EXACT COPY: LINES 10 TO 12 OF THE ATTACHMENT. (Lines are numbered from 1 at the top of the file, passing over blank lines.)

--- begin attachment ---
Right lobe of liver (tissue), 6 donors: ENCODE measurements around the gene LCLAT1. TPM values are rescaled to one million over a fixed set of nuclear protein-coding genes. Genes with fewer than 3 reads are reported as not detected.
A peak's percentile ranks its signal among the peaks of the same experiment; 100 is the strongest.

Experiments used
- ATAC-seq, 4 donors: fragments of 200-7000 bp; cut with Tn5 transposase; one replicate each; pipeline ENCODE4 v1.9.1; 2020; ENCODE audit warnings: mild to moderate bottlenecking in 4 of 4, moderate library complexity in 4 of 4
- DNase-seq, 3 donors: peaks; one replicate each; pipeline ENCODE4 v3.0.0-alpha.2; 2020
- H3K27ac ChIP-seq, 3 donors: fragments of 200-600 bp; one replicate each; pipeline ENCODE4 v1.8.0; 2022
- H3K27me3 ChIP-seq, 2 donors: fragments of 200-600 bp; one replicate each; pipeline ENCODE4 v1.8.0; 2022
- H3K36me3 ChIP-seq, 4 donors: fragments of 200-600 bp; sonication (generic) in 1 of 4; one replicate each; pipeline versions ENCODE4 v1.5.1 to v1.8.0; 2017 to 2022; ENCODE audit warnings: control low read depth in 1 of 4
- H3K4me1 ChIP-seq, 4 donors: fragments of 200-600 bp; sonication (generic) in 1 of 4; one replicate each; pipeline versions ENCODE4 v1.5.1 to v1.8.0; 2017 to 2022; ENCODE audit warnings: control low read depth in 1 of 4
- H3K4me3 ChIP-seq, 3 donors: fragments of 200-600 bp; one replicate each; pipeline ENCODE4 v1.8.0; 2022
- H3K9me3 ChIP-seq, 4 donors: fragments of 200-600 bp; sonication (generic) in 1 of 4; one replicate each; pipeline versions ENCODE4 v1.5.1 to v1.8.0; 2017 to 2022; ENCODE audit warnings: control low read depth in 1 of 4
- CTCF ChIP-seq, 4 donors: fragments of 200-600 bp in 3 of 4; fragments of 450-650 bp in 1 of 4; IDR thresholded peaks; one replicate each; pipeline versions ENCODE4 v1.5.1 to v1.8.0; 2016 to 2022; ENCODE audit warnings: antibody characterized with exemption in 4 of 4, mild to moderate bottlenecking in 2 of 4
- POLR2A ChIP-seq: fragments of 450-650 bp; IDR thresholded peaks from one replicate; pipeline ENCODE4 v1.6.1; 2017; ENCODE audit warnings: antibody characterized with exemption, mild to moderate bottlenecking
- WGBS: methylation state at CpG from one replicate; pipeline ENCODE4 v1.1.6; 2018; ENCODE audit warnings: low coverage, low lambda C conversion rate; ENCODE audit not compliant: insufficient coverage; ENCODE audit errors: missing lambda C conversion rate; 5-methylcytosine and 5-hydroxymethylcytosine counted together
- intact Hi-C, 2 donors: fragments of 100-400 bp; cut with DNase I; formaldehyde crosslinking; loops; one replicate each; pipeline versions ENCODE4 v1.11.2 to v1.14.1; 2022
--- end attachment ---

- H3K4me3 ChIP-seq, 3 donors: fragments of 200-600 bp; one replicate each; pipeline ENCODE4 v1.8.0; 2022
- H3K9me3 ChIP-seq, 4 donors: fragments of 200-600 bp; sonication (generic) in 1 of 4; one replicate each; pipeline versions ENCODE4 v1.5.1 to v1.8.0; 2017 to 2022; ENCODE audit warnings: control low read depth in 1 of 4
- CTCF ChIP-seq, 4 donors: fragments of 200-600 bp in 3 of 4; fragments of 450-650 bp in 1 of 4; IDR thresholded peaks; one replicate each; pipeline versions ENCODE4 v1.5.1 to v1.8.0; 2016 to 2022; ENCODE audit warnings: antibody characterized with exemption in 4 of 4, mild to moderate bottlenecking in 2 of 4